Transcendent Motifs in Practice of Prayer

In 1985, Sherri Krause was in an intensive care unit with a temperature of 106 and severe kidney and respiratory problems.

Krause, a Jewish educator from Mission Viejo, said she was given a 10% chance of surviving. Then, she said, a blue-white light seemed to enter and suffuse her body from the toes up, and she felt as if in a cocoon surrounded by the prayers of her friends.

Soon, her vital signs stabilized and she made a full recovery.

I spoke to Krause and other people of faith in connection with the National Day of Prayer, which occurs the first Thursday of May and was marked by numerous events throughout Southern California this week. There were remarkable parallels in the reasons people of diverse backgrounds pray and the importance they attach to it.


Rabbi Stephen Einstein of Temple B’Nai Tzedek in Fountain Valley said he considers prayer “a way of getting in touch with God and what’s ultimate in my life.” Although he does not pray in the traditional Jewish way, (at dawn, noon and evening), he prays frequently--while driving, for example. He prays for other people, thinks the energy of prayer can make a difference and is convinced he himself is changed by it.

Deborah Barrett, a Roman Catholic nun and Zen teacher who directs the Zen Center of Orange County in Costa Mesa, said prayer keeps her in touch with her deepest yearnings.

“Being honest [through prayer] about where we are brings healing,” she said. Prayer means “being present to the wonder of life, even if it is painful.”

Although she prays at least an hour a day, “even being quiet for 10 minutes habitually is important,” she said. “You must take the time.”


For Kay Lindahl, founder of the Laguna Niguel-based Alliance for Spiritual Community, “centering prayer,” a contemplative approach she practices 20 minutes daily, has made her more aware of God’s presence. Lindahl, an Episcopalian, was introduced to centering prayer by a Trappist monk. It inspired her, she said, to found the alliance, with its commitment to interfaith spirituality, and to co-found the successful Religious Diversity Faire held for the last three years at UC Irvine.

She says praying for others is efficacious but is not sure why. What she does understand is that praying for people who irritate her changes her relationship with them.

“I start treating them with more respect,” she said. “It alters me.”

In Islam, according to Muzammil Siddiqui, director of the Islamic Society of Orange County and president of the Islamic Society of North America, there are two types of prayer: formal prayer five times daily (lasting about 10 minutes each) and free prayer. When asking for something in free prayer, he stressed, one should, for example, pray for peace and then act in ways that foster it. Quoting the prophet Muhammad, he said, “Nothing changes the divine decree except prayer.”

Ananda Guruge, director of religious studies at Hsi Lai Buddhist University in Rosemead, noted that Buddhists do not pray to a god; rather, their concept of prayer is one of benediction and aspiration for others. In the “Discourse on Loving Kindness,” for example, one prays: “May those in suffering be free of suffering.”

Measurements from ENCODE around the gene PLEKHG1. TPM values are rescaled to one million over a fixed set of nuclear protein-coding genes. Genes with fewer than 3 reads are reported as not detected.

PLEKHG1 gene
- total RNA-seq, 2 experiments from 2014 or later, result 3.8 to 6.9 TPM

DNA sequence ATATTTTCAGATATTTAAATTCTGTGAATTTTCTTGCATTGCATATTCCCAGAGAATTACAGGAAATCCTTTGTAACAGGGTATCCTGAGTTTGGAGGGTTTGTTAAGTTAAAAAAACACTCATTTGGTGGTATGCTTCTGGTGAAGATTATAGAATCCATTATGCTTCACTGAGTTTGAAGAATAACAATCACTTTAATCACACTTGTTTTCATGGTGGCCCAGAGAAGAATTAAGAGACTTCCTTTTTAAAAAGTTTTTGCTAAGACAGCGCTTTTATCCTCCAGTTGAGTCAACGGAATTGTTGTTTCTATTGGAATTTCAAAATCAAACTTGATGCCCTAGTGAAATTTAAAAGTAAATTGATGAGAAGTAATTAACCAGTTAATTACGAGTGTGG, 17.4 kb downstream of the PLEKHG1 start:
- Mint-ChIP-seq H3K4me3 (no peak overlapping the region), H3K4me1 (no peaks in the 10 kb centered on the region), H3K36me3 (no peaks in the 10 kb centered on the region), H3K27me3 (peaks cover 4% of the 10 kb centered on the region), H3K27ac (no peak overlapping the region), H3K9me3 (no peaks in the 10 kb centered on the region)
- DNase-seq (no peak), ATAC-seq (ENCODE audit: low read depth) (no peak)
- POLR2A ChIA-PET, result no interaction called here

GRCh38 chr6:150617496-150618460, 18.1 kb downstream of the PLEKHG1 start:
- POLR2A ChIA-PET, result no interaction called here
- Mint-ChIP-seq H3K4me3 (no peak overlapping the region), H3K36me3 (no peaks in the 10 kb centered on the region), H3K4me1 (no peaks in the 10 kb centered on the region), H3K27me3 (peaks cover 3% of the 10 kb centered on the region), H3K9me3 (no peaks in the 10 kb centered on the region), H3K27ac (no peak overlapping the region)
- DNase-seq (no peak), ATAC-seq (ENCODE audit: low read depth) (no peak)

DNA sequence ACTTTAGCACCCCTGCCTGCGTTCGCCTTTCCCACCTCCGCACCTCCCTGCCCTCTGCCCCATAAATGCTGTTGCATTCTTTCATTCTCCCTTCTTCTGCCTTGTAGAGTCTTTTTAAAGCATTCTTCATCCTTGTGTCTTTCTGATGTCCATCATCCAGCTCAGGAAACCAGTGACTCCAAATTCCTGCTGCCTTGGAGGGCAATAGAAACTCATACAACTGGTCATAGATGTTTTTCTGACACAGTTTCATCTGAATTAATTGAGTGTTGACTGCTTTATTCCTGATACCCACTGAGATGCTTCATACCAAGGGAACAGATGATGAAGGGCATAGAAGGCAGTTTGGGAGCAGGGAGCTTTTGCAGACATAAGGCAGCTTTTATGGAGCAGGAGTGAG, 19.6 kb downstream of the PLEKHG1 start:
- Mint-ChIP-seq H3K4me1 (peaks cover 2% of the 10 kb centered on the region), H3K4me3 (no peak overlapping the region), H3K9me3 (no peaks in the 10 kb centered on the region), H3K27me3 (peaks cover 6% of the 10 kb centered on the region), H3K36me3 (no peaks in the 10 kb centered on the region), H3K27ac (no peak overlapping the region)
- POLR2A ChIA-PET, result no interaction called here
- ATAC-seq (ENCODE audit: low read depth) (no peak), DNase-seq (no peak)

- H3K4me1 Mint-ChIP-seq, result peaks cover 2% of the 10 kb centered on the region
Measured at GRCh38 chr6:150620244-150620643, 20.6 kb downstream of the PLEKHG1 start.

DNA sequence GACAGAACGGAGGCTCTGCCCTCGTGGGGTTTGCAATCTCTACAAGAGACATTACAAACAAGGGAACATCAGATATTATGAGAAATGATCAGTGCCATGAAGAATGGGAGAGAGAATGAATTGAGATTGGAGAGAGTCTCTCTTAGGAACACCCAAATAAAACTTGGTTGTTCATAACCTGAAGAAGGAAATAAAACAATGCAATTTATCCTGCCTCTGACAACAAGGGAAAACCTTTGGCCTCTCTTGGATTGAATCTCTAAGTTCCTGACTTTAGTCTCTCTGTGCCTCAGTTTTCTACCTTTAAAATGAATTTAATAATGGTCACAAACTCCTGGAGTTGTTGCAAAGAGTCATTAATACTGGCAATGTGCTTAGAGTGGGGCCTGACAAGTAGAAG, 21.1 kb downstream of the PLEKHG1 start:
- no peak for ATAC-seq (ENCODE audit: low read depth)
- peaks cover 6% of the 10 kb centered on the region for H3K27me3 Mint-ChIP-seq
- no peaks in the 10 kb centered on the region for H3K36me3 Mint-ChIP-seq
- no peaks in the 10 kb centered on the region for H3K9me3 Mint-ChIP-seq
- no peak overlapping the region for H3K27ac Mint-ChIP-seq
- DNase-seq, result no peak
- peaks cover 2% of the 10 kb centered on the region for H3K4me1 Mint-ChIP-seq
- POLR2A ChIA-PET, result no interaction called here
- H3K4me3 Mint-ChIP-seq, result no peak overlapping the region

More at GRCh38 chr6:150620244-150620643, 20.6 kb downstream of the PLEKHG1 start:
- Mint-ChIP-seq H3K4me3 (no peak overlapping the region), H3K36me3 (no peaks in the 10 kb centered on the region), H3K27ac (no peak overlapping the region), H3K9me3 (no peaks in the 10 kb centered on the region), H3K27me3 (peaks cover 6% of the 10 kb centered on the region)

Wanting something to happen and concentrating on it constitute a “truth wish,” Guruge said, which, by the power of truth itself, can bring about change. Buddhists, he said, repeat the “Discourse” every morning and evening, often many times.

Another type of Buddhist prayer, Guruge said, is a meditation or concentration on goodness, which is meant to purify a person from the causes of evil: greed, anger and confusion or delusion.

A few studies have attempted to show scientifically that prayer can help, even if people don’t know they are being prayed for. In one controversial study, 393 coronary patients were divided into a “treatment” group who were prayed for without their or their doctors’ knowledge and a control group who received no prayers. The treatment group reportedly showed more improvement.


Richard Gorsuch, a professor in the Graduate School of Psychology at Fuller Theological Seminary, is skeptical of the “mechanical” nature of this approach: “You spin the prayer wheel and God reacts.” The study, he said, would need to be replicated many times to establish validity, and methodological problems may exist in such studies.

Sherri Krause said her outlook on life has changed since she came close to death 13 years ago. Even if she had not survived, she said, she thinks she would have been “ushered out on angels’ wings” because of those who prayed for her.

Prayer may change the course of human affairs, but if so, it happens in ways we will never fully comprehend. What is comprehensible, however, is prayer’s importance for the one praying.

Benjamin J. Hubbard is a professor and chairman of the Department of Comparative Religion at Cal State Fullerton. He recently co-wrote “America’s Religions: An Educator’s Guide to Beliefs and Practices.” He can be reached by e-mail at